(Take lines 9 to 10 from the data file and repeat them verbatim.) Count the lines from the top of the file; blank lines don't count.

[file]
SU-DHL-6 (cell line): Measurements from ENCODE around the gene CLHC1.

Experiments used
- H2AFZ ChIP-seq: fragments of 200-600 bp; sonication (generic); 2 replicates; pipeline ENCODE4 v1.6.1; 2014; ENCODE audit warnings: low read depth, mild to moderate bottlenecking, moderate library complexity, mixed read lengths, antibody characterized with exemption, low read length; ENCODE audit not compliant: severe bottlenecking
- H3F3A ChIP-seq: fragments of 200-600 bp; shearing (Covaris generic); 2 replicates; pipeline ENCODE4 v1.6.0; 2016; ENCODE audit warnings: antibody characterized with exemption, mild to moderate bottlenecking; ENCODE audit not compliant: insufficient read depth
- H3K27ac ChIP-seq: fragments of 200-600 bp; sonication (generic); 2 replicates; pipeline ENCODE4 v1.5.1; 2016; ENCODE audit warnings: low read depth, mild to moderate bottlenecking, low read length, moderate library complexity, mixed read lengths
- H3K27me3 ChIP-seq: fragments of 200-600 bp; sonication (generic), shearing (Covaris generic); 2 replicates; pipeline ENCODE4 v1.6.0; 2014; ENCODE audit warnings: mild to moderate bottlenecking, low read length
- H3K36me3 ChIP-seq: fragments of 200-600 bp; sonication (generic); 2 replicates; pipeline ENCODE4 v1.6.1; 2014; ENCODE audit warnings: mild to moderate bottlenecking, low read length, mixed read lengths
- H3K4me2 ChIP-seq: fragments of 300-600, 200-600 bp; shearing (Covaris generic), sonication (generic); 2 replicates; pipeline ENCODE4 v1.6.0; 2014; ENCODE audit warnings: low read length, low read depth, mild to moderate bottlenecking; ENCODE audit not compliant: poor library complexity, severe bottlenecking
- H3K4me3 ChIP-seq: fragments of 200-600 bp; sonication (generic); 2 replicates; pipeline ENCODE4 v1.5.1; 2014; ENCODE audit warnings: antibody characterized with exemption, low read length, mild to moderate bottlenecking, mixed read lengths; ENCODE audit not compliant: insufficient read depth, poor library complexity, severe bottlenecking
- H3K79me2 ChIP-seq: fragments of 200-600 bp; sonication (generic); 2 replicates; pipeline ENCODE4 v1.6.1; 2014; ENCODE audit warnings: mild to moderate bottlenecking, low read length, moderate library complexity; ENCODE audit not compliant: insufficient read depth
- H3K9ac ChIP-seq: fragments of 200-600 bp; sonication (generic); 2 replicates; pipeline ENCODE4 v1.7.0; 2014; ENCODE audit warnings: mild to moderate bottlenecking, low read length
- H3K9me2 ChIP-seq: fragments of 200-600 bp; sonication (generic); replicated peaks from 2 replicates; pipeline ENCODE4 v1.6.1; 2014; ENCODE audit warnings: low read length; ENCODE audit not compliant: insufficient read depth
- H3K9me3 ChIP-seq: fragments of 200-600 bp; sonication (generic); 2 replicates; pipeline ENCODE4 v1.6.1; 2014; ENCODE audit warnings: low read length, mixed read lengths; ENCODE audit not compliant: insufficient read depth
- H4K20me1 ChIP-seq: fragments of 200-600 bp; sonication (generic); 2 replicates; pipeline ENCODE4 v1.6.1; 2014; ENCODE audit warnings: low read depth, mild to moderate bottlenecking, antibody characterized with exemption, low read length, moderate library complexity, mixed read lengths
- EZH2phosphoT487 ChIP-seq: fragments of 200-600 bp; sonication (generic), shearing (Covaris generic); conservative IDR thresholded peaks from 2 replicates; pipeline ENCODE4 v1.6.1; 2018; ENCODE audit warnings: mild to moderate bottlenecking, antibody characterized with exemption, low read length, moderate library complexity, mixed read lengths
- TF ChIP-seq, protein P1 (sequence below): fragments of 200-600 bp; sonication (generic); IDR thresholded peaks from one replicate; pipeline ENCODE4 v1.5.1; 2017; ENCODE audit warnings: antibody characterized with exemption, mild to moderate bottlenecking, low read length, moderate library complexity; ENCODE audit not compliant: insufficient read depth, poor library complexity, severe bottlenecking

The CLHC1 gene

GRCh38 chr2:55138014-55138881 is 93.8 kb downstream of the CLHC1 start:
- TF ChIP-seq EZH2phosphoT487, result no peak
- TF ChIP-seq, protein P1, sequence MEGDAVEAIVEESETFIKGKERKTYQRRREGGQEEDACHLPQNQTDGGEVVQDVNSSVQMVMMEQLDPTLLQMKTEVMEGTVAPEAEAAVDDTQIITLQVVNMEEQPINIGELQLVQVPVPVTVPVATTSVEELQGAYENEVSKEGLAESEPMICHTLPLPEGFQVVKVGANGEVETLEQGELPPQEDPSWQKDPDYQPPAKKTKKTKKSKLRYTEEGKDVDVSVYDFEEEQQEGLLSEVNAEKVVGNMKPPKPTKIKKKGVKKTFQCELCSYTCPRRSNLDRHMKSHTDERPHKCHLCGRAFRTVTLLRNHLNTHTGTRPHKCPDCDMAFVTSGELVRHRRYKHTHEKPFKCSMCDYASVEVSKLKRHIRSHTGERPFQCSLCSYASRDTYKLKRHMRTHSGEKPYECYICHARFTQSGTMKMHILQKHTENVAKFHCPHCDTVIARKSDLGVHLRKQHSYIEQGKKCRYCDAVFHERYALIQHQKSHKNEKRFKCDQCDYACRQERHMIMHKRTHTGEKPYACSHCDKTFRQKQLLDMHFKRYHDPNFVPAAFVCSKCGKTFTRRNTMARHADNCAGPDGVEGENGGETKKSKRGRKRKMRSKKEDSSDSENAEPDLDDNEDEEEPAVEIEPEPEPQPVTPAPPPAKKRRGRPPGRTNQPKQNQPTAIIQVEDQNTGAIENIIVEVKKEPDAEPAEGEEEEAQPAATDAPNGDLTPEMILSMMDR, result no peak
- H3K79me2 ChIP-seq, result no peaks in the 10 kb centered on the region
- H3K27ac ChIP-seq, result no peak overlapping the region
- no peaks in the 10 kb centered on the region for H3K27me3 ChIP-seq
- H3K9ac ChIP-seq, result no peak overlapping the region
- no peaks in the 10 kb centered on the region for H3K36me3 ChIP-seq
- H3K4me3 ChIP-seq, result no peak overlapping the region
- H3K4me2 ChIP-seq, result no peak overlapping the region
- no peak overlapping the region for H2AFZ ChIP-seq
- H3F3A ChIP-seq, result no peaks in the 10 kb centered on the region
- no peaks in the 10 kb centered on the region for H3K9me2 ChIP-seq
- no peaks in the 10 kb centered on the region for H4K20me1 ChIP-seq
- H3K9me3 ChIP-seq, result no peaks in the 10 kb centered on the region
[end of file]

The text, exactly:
- H3K4me3 ChIP-seq: fragments of 200-600 bp; sonication (generic); 2 replicates; pipeline ENCODE4 v1.5.1; 2014; ENCODE audit warnings: antibody characterized with exemption, low read length, mild to moderate bottlenecking, mixed read lengths; ENCODE audit not compliant: insufficient read depth, poor library complexity, severe bottlenecking
- H3K79me2 ChIP-seq: fragments of 200-600 bp; sonication (generic); 2 replicates; pipeline ENCODE4 v1.6.1; 2014; ENCODE audit warnings: mild to moderate bottlenecking, low read length, moderate library complexity; ENCODE audit not compliant: insufficient read depth